published: 22 /
Exquisite and rich second album from Dover-based singer-songwriter, Helene Greenwood
Dover’s Helene Greenwood began writing songs at the age of ten. She gets her inspiration from horror films, literature and nature. Her first album, ‘Collectable You’, was recorded in a week, but in her new album, ‘Exquisitely Hopeless,’ time disappears completely and in a sickeningly fast-paced world what could be more desirable?
‘This is the News Today’ is eerie and ambient but solidly executed with bright piano. “I’m sorry you’re still gone,” she sings repeatedly, like the strains of a guilty conscience. She toys with the phrase like a child with a new yo-yo as the progressions boldly build. Her voice is clear, translucent like a sterling silver spoon striking Bohemian crystal.
“Highways zooming past/You can hear it at night,” she purrs on ‘Flat Roof House.’ A slick bass line rises over her narrative, followed by orchestral hits and an intrepid drum. Greenwood’s range stars; she expresses herself in hushed whispers and silky glissandos. The ballad culminates in blinding bleeps and soaring harmonies.
‘Dream Horses’ has an ethereal/ghostly intro. Her soprano is bolstered by repetitive, glassy echoes. There’s a lovely, rubato refrain, where, again, she uses fully her extensive range. The underlying melody also carries a unique timbre.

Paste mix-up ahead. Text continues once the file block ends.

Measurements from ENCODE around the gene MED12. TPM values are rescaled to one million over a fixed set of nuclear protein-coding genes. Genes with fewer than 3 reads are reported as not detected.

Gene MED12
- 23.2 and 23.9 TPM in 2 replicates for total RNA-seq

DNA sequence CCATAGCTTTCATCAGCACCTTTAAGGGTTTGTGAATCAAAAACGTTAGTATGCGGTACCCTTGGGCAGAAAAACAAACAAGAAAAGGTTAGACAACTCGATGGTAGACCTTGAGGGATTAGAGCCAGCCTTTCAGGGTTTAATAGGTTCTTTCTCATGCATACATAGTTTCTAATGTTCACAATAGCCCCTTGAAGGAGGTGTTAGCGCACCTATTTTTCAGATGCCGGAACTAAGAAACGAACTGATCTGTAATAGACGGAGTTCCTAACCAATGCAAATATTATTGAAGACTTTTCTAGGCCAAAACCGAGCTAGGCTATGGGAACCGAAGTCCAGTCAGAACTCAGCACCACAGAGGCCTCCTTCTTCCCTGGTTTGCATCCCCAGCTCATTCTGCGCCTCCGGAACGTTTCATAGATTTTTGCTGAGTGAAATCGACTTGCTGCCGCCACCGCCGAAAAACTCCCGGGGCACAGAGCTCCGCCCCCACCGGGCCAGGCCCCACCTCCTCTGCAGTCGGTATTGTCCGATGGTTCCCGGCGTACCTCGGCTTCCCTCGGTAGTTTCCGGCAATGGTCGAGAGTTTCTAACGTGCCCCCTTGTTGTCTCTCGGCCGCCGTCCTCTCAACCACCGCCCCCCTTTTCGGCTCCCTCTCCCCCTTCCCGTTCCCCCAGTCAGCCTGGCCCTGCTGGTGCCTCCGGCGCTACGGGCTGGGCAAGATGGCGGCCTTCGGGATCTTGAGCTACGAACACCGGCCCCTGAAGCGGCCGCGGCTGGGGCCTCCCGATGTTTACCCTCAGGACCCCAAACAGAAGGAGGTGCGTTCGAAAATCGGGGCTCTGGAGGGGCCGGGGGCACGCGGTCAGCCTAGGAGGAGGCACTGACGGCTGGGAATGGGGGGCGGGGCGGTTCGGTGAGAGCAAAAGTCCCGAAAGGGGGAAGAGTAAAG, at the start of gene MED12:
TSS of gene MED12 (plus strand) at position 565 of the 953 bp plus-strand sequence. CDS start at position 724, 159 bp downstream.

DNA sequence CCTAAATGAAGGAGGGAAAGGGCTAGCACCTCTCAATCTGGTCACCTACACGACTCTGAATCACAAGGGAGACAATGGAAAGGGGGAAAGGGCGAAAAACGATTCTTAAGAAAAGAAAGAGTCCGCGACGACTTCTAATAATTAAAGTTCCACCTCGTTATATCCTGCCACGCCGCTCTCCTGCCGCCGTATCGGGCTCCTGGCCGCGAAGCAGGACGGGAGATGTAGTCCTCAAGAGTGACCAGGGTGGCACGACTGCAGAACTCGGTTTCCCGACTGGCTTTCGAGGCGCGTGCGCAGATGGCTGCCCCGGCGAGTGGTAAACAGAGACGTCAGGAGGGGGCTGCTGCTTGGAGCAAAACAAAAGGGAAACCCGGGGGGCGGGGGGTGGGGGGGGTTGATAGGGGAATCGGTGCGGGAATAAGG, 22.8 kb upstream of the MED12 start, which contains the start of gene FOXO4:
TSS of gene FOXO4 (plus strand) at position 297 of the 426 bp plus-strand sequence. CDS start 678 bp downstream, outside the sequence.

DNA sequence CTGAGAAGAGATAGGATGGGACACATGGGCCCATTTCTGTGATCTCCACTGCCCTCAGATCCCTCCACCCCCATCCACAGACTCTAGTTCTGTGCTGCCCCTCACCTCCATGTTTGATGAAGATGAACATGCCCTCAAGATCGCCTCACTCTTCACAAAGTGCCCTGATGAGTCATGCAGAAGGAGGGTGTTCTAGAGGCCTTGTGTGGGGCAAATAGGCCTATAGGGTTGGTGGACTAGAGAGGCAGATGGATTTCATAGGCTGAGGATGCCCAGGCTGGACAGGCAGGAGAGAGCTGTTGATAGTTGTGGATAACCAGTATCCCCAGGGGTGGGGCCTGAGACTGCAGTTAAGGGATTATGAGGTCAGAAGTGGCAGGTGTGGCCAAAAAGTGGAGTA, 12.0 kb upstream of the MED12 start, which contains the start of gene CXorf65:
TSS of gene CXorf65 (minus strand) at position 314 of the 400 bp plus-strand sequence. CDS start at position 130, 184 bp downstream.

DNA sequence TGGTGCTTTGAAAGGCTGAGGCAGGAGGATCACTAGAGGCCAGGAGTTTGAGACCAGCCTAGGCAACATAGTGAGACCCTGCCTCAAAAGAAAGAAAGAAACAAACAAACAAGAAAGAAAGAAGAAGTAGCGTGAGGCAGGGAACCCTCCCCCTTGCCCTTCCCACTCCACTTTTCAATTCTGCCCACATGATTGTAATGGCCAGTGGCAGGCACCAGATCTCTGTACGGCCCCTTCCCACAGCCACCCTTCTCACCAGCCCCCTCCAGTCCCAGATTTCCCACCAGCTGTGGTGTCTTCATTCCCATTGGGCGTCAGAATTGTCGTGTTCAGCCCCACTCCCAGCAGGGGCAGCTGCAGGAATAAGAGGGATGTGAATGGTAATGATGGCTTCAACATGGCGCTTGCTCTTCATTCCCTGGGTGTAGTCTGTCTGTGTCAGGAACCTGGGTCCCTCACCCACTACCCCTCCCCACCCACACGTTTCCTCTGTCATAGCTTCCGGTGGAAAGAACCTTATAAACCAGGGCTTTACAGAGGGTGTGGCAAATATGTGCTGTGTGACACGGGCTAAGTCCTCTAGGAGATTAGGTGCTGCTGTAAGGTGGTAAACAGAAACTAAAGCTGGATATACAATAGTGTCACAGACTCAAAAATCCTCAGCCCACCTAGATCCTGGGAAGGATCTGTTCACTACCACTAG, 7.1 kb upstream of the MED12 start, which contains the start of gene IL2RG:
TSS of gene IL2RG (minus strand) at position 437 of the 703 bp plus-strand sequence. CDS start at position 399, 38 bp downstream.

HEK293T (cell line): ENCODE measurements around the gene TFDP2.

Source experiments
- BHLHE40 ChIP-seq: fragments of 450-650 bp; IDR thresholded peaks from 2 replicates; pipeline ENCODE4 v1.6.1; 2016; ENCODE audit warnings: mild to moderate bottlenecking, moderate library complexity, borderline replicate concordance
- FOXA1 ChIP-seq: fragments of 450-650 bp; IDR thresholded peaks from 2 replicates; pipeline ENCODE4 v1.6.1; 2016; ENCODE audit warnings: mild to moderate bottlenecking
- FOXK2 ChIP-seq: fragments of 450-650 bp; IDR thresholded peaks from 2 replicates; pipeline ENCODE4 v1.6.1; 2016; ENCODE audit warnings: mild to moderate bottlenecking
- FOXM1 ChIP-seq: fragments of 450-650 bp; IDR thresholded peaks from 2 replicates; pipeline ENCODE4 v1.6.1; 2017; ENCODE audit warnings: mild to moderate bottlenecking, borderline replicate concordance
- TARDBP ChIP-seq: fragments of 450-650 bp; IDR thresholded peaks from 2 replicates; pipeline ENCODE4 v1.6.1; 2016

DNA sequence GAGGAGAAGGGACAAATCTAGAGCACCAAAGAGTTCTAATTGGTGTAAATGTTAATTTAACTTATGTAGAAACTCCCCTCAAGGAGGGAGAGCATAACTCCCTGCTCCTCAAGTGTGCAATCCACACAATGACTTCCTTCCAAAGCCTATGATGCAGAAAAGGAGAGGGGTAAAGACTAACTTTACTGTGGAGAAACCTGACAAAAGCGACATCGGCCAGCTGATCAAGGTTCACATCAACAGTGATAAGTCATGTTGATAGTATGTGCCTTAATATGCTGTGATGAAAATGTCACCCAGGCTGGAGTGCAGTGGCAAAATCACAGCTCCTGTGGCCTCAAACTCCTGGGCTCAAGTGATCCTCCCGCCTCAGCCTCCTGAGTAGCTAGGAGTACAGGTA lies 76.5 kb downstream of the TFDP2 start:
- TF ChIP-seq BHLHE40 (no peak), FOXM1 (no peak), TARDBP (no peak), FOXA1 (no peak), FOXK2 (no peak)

“Can you find what you’re looking for?” she inquires in ‘Crystal Vase.’ The rest of the song luxuriates in fluid imagery, escalating vocals, as the bass erupts in torrid flashes. “In her doll’s house by the sea,” she sings at the beginning of ‘Madame Marina’. The magical fairy tale character, inspired by literature, is supported well by illustrious bass, brass and percussion.
The result is an alluring, other-worldly confection with transformative harmonies.
Greenwood turns the American classic, ‘Say a Little Prayer,’ penned by Burt Bacharach and Hal David on its backside Anyone familiar with the original will marvel at the ingenuity of this rendition.
In ‘Ripples,’ Greenwood trades phrases with a swerving, electronic palette. She’s at once pensive, joyful, effusive and full of yearning. The jazz outro is a breath of fresh air.
‘Travelling Inside and Travelling Out’ is bittersweet and haunting. On ‘To Live in the Moon,’ her enunciation and tenderness is unparalleled. The collection ends with the subtle ‘Chorale.’
Helene Greenwood’s exquisite journey invites more hope than she may have bargained for.
This Is the News Today
Flat Roof House
I Say A Little Prayer
... Travelling Inside and Travelling Out
To Live In The Moon